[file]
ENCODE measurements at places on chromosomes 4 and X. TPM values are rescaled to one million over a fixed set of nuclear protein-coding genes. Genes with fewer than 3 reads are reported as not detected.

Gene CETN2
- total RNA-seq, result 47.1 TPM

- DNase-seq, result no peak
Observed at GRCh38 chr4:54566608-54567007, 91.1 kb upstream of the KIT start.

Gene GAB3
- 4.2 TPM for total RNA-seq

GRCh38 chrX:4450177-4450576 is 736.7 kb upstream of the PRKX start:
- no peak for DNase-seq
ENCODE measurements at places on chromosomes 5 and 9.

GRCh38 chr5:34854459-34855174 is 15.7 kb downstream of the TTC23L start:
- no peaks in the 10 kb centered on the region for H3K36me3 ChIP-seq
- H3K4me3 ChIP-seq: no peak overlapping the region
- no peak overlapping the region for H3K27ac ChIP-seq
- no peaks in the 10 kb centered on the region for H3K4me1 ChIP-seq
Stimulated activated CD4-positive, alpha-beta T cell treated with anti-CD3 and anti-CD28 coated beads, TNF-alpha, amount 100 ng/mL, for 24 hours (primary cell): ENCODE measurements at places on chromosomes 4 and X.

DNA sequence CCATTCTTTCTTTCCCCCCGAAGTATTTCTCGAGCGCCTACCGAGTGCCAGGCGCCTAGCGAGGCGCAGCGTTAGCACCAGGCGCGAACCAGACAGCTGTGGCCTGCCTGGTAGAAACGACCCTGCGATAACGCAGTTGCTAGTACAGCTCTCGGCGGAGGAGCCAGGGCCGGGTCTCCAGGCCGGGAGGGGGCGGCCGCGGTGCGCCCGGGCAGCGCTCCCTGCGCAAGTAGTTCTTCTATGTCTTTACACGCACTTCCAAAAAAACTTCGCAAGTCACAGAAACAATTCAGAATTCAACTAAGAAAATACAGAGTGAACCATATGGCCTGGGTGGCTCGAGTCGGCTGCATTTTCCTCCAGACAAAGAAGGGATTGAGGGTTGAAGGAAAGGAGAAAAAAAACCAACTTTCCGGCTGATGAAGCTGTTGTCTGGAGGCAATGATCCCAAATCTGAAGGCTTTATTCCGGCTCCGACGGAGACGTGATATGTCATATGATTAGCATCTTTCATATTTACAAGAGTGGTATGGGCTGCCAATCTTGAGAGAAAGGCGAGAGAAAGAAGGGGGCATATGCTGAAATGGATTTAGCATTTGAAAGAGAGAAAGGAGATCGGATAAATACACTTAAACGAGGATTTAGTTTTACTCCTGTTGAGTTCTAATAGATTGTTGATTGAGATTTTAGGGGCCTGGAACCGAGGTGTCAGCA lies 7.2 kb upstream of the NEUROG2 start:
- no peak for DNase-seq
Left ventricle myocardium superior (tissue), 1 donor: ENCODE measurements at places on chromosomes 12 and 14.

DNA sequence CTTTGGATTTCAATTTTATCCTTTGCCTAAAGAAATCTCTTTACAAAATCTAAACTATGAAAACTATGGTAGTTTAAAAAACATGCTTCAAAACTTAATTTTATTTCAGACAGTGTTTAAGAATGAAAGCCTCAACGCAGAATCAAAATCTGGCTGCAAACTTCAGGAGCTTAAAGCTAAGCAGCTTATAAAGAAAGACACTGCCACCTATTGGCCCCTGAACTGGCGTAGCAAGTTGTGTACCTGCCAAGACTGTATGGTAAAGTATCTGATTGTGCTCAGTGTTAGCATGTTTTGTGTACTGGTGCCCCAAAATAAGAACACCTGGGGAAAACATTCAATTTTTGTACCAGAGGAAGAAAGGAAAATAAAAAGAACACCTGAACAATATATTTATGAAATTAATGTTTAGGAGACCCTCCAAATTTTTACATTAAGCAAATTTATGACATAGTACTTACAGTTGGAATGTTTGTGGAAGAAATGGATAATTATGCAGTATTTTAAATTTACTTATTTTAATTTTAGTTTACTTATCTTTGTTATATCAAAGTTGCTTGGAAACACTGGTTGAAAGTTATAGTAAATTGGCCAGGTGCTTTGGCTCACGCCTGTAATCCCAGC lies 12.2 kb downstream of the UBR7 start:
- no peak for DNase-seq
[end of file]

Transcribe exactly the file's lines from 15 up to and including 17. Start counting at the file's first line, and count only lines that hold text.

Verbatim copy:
- no peaks in the 10 kb centered on the region for H3K4me1 ChIP-seq
Stimulated activated CD4-positive, alpha-beta T cell treated with anti-CD3 and anti-CD28 coated beads, TNF-alpha, amount 100 ng/mL, for 24 hours (primary cell): ENCODE measurements at places on chromosomes 4 and X.

DNA sequence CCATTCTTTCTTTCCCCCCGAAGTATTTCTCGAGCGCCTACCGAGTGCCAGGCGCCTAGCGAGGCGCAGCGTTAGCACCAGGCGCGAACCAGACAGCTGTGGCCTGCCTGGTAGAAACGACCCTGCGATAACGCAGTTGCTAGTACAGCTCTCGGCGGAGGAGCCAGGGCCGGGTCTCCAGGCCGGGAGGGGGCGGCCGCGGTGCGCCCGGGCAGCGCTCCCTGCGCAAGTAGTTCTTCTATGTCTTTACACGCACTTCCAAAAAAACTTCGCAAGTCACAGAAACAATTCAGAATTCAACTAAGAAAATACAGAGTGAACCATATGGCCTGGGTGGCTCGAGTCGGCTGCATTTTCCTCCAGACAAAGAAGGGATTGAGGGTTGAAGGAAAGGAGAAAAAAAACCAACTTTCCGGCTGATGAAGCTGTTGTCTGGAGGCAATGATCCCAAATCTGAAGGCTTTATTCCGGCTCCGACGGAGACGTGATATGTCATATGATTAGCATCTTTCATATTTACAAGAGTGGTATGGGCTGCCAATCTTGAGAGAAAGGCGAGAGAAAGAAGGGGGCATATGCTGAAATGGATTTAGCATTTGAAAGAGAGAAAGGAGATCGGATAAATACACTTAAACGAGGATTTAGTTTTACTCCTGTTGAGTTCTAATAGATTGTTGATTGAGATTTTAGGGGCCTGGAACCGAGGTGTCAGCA lies 7.2 kb upstream of the NEUROG2 start: